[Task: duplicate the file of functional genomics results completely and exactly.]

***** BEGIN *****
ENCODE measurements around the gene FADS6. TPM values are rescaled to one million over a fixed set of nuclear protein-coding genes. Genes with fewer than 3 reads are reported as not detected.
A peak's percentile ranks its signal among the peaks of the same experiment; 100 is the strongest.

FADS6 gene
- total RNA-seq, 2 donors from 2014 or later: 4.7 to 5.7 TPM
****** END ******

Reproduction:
ENCODE measurements around the gene FADS6. TPM values are rescaled to one million over a fixed set of nuclear protein-coding genes. Genes with fewer than 3 reads are reported as not detected.
A peak's percentile ranks its signal among the peaks of the same experiment; 100 is the strongest.

FADS6 gene
- total RNA-seq, 2 donors from 2014 or later: 4.7 to 5.7 TPM